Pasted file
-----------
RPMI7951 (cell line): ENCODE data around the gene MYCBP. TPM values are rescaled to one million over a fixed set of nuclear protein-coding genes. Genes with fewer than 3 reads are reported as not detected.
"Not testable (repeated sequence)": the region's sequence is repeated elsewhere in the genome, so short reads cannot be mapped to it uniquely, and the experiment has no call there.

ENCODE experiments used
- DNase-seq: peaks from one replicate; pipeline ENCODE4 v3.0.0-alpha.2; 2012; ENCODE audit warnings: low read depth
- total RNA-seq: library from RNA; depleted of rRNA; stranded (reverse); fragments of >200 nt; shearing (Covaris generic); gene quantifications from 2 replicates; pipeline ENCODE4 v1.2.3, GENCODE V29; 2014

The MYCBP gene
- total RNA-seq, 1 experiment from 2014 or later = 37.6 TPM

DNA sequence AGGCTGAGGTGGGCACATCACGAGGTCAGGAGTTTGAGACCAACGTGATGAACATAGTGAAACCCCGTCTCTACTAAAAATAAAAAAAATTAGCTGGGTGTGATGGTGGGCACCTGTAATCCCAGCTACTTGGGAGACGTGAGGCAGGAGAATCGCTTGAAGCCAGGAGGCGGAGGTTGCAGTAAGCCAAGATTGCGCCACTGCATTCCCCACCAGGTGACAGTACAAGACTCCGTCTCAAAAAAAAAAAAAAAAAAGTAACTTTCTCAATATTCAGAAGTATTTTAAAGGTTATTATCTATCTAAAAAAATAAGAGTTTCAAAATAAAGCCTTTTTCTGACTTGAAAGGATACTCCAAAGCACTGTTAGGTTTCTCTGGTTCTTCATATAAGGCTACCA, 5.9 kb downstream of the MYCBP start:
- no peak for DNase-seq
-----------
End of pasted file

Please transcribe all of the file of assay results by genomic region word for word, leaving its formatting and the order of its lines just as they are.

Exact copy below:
RPMI7951 (cell line): ENCODE data around the gene MYCBP. TPM values are rescaled to one million over a fixed set of nuclear protein-coding genes. Genes with fewer than 3 reads are reported as not detected.
"Not testable (repeated sequence)": the region's sequence is repeated elsewhere in the genome, so short reads cannot be mapped to it uniquely, and the experiment has no call there.

ENCODE experiments used
- DNase-seq: peaks from one replicate; pipeline ENCODE4 v3.0.0-alpha.2; 2012; ENCODE audit warnings: low read depth
- total RNA-seq: library from RNA; depleted of rRNA; stranded (reverse); fragments of >200 nt; shearing (Covaris generic); gene quantifications from 2 replicates; pipeline ENCODE4 v1.2.3, GENCODE V29; 2014

The MYCBP gene
- total RNA-seq, 1 experiment from 2014 or later = 37.6 TPM

DNA sequence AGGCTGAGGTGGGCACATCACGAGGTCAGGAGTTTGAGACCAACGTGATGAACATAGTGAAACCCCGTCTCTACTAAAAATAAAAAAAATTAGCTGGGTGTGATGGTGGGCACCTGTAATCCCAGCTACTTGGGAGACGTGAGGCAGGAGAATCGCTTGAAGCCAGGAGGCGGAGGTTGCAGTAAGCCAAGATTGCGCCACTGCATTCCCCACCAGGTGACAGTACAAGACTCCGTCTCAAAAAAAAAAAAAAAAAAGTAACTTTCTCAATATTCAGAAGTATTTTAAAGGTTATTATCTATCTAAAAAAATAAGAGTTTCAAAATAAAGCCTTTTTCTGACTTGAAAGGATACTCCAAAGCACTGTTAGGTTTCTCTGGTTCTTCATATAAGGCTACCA, 5.9 kb downstream of the MYCBP start:
- no peak for DNase-seq